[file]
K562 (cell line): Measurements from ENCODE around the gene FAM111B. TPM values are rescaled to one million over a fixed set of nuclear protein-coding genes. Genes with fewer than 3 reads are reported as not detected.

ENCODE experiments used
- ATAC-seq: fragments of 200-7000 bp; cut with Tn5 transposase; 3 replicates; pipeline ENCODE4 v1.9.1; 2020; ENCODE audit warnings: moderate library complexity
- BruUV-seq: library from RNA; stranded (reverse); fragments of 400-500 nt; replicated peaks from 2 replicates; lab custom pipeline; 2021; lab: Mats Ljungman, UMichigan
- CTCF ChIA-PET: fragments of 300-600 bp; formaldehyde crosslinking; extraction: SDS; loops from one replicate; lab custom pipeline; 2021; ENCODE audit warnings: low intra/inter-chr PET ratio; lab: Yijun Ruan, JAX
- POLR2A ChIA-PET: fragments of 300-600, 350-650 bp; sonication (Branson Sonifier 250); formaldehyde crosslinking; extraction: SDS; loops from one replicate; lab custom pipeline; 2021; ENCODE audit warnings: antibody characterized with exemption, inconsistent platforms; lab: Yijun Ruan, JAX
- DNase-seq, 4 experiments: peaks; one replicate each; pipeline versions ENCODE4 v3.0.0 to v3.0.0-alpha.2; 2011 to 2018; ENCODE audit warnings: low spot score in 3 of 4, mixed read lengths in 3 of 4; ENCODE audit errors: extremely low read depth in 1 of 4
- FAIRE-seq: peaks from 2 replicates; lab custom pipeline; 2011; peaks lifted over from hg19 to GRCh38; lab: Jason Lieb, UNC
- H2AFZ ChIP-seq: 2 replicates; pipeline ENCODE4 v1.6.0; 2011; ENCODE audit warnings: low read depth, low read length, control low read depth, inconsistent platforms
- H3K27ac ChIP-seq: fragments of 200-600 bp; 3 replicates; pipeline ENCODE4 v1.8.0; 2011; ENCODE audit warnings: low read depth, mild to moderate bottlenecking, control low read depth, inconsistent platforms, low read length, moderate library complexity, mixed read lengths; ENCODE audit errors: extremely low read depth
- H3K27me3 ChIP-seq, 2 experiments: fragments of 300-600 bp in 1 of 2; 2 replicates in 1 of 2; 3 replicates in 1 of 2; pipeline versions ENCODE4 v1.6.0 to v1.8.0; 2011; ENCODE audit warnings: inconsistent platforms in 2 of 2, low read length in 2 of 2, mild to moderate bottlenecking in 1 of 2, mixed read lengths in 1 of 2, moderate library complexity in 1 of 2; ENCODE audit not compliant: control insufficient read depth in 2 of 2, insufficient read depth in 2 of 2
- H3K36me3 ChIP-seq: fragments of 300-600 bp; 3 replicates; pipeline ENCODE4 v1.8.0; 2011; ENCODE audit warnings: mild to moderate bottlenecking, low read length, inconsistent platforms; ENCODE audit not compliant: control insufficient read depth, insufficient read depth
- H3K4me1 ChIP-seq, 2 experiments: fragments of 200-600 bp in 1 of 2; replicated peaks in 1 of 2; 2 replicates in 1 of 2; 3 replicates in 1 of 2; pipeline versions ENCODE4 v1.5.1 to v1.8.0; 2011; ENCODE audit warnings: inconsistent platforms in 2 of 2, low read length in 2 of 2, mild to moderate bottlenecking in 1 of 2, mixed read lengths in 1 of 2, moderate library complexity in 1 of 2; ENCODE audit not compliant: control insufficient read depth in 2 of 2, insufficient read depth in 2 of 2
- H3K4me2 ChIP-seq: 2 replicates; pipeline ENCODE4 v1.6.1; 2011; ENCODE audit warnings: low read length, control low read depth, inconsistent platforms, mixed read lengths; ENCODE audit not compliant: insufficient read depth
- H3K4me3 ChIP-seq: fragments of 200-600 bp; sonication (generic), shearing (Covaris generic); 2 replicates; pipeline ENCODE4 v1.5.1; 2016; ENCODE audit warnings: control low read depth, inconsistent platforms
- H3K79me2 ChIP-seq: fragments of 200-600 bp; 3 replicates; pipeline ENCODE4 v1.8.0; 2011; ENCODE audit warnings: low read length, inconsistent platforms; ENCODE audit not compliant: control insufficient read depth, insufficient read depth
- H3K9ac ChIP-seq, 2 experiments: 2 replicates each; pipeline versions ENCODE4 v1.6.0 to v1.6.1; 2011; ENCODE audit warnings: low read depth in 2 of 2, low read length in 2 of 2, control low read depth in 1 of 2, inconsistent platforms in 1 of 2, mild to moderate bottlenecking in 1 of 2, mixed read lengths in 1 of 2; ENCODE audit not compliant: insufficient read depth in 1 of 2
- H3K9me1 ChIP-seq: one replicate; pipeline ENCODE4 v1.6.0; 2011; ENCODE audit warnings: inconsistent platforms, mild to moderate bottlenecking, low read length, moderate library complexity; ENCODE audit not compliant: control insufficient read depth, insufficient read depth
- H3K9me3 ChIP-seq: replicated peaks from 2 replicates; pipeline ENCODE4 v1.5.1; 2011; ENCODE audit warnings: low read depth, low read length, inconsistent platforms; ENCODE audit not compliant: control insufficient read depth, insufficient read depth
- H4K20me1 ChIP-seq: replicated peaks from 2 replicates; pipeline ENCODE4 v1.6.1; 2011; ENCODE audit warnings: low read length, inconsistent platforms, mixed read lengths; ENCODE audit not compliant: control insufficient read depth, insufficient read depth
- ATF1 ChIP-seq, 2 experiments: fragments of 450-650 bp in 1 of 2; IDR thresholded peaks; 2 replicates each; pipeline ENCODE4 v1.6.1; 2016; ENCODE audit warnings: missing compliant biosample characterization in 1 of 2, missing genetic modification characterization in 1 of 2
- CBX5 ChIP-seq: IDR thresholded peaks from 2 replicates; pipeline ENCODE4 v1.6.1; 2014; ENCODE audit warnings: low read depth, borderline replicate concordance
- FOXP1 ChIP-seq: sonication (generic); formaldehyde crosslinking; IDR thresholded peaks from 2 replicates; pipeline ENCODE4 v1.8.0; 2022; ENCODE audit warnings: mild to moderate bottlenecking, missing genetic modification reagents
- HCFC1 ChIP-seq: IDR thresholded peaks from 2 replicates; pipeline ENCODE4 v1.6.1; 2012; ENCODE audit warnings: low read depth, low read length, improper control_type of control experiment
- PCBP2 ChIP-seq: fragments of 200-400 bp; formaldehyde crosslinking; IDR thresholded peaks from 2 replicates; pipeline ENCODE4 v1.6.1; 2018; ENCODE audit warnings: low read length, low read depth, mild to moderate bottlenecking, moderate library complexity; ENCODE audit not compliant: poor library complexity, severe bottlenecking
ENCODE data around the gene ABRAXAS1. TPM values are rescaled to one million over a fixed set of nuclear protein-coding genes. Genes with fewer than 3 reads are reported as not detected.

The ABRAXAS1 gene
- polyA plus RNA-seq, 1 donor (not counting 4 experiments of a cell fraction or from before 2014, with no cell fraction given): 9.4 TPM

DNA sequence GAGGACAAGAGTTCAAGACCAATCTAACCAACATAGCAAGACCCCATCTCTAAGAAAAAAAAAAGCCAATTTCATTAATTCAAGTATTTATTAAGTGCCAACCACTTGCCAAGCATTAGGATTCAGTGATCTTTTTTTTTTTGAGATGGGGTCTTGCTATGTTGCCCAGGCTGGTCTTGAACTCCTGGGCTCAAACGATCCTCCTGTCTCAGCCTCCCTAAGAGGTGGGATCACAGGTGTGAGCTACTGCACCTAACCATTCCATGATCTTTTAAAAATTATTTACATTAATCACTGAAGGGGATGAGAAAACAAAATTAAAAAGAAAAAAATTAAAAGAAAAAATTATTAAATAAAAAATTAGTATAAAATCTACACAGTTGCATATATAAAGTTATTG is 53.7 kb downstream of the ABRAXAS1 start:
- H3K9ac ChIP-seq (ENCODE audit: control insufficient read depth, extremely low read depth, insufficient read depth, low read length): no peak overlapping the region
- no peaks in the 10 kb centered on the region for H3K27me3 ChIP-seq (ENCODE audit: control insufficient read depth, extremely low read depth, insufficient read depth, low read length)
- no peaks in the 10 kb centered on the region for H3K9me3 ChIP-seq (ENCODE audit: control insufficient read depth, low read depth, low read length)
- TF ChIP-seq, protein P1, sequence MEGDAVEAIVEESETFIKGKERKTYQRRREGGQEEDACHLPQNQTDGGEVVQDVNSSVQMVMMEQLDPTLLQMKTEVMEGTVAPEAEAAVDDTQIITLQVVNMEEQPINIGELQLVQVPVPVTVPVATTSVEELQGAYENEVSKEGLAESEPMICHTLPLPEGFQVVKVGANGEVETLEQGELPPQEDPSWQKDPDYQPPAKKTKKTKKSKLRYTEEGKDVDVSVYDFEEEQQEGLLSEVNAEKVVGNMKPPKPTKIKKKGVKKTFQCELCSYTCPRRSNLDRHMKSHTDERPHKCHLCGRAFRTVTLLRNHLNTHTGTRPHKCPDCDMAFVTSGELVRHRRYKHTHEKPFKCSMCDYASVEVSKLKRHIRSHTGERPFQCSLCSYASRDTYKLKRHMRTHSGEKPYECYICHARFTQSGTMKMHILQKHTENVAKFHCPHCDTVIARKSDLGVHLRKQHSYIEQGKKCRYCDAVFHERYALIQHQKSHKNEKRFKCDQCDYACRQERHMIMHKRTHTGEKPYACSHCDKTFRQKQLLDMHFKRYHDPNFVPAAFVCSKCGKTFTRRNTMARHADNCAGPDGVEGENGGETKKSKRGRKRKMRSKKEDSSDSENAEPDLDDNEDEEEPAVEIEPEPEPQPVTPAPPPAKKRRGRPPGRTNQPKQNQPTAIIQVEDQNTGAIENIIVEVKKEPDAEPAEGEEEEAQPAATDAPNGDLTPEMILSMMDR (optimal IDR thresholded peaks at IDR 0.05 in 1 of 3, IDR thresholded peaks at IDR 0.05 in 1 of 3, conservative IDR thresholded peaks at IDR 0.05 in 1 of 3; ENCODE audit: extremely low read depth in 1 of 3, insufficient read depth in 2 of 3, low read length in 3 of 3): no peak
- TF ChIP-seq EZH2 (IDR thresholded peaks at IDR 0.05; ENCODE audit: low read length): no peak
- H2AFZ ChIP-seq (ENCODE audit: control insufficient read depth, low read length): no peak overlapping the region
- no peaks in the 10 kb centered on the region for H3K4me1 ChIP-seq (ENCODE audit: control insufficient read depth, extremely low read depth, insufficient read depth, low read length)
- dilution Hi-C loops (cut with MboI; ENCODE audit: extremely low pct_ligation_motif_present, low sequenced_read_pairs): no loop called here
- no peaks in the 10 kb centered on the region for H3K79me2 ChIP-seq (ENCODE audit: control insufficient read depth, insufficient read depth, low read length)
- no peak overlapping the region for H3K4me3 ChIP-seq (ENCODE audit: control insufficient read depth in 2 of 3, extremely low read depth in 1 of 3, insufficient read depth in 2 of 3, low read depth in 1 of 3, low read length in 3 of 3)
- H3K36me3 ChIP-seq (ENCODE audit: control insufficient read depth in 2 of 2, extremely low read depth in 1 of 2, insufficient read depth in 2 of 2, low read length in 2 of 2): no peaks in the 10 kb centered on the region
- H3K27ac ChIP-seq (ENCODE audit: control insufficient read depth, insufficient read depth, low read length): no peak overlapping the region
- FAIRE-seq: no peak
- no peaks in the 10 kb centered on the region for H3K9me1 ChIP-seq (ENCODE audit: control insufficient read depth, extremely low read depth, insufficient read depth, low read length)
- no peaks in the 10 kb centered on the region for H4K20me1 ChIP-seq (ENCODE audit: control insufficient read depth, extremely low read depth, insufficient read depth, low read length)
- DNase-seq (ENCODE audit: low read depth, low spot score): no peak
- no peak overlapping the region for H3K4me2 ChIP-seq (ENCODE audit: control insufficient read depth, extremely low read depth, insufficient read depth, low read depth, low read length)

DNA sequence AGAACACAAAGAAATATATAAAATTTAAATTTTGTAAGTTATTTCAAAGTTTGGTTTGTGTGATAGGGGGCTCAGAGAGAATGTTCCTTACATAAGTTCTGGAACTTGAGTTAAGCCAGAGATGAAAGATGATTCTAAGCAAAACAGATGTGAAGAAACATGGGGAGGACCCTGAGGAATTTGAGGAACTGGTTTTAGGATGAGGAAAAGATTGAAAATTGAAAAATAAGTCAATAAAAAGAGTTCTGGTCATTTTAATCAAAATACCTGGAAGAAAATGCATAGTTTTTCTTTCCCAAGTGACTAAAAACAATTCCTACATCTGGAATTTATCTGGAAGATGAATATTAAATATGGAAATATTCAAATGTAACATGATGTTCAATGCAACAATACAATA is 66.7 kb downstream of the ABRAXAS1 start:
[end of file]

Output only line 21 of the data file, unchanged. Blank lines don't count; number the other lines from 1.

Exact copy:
- ATF1 ChIP-seq, 2 experiments: fragments of 450-650 bp in 1 of 2; IDR thresholded peaks; 2 replicates each; pipeline ENCODE4 v1.6.1; 2016; ENCODE audit warnings: missing compliant biosample characterization in 1 of 2, missing genetic modification characterization in 1 of 2